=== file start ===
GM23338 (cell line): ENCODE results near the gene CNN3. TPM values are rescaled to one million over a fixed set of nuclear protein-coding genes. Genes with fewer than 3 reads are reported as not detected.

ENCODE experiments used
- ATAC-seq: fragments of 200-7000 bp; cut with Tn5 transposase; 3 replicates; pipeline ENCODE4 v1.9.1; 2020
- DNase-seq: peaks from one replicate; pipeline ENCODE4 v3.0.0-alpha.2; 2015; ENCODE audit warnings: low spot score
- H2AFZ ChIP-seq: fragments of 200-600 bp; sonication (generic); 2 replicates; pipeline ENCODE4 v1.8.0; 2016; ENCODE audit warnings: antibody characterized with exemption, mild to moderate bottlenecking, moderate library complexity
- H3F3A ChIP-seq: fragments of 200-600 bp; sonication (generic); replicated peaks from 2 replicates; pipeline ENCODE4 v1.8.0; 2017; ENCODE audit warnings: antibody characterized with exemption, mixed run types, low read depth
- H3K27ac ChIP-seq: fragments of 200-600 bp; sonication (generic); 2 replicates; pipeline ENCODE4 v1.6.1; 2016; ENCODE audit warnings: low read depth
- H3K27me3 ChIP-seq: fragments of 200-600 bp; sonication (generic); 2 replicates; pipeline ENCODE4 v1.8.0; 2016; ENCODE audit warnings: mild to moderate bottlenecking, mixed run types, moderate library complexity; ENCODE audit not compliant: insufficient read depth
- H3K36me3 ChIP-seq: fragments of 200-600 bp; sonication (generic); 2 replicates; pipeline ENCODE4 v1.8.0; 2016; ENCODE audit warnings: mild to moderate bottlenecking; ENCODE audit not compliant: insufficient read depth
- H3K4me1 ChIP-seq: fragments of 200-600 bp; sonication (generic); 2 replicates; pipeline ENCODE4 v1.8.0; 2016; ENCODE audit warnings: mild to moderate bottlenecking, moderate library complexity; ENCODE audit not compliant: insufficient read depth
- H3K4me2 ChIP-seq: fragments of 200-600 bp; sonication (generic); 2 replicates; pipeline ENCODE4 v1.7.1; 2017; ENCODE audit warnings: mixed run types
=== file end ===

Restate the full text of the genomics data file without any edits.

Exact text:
GM23338 (cell line): ENCODE results near the gene CNN3. TPM values are rescaled to one million over a fixed set of nuclear protein-coding genes. Genes with fewer than 3 reads are reported as not detected.

ENCODE experiments used
- ATAC-seq: fragments of 200-7000 bp; cut with Tn5 transposase; 3 replicates; pipeline ENCODE4 v1.9.1; 2020
- DNase-seq: peaks from one replicate; pipeline ENCODE4 v3.0.0-alpha.2; 2015; ENCODE audit warnings: low spot score
- H2AFZ ChIP-seq: fragments of 200-600 bp; sonication (generic); 2 replicates; pipeline ENCODE4 v1.8.0; 2016; ENCODE audit warnings: antibody characterized with exemption, mild to moderate bottlenecking, moderate library complexity
- H3F3A ChIP-seq: fragments of 200-600 bp; sonication (generic); replicated peaks from 2 replicates; pipeline ENCODE4 v1.8.0; 2017; ENCODE audit warnings: antibody characterized with exemption, mixed run types, low read depth
- H3K27ac ChIP-seq: fragments of 200-600 bp; sonication (generic); 2 replicates; pipeline ENCODE4 v1.6.1; 2016; ENCODE audit warnings: low read depth
- H3K27me3 ChIP-seq: fragments of 200-600 bp; sonication (generic); 2 replicates; pipeline ENCODE4 v1.8.0; 2016; ENCODE audit warnings: mild to moderate bottlenecking, mixed run types, moderate library complexity; ENCODE audit not compliant: insufficient read depth
- H3K36me3 ChIP-seq: fragments of 200-600 bp; sonication (generic); 2 replicates; pipeline ENCODE4 v1.8.0; 2016; ENCODE audit warnings: mild to moderate bottlenecking; ENCODE audit not compliant: insufficient read depth
- H3K4me1 ChIP-seq: fragments of 200-600 bp; sonication (generic); 2 replicates; pipeline ENCODE4 v1.8.0; 2016; ENCODE audit warnings: mild to moderate bottlenecking, moderate library complexity; ENCODE audit not compliant: insufficient read depth
- H3K4me2 ChIP-seq: fragments of 200-600 bp; sonication (generic); 2 replicates; pipeline ENCODE4 v1.7.1; 2017; ENCODE audit warnings: mixed run types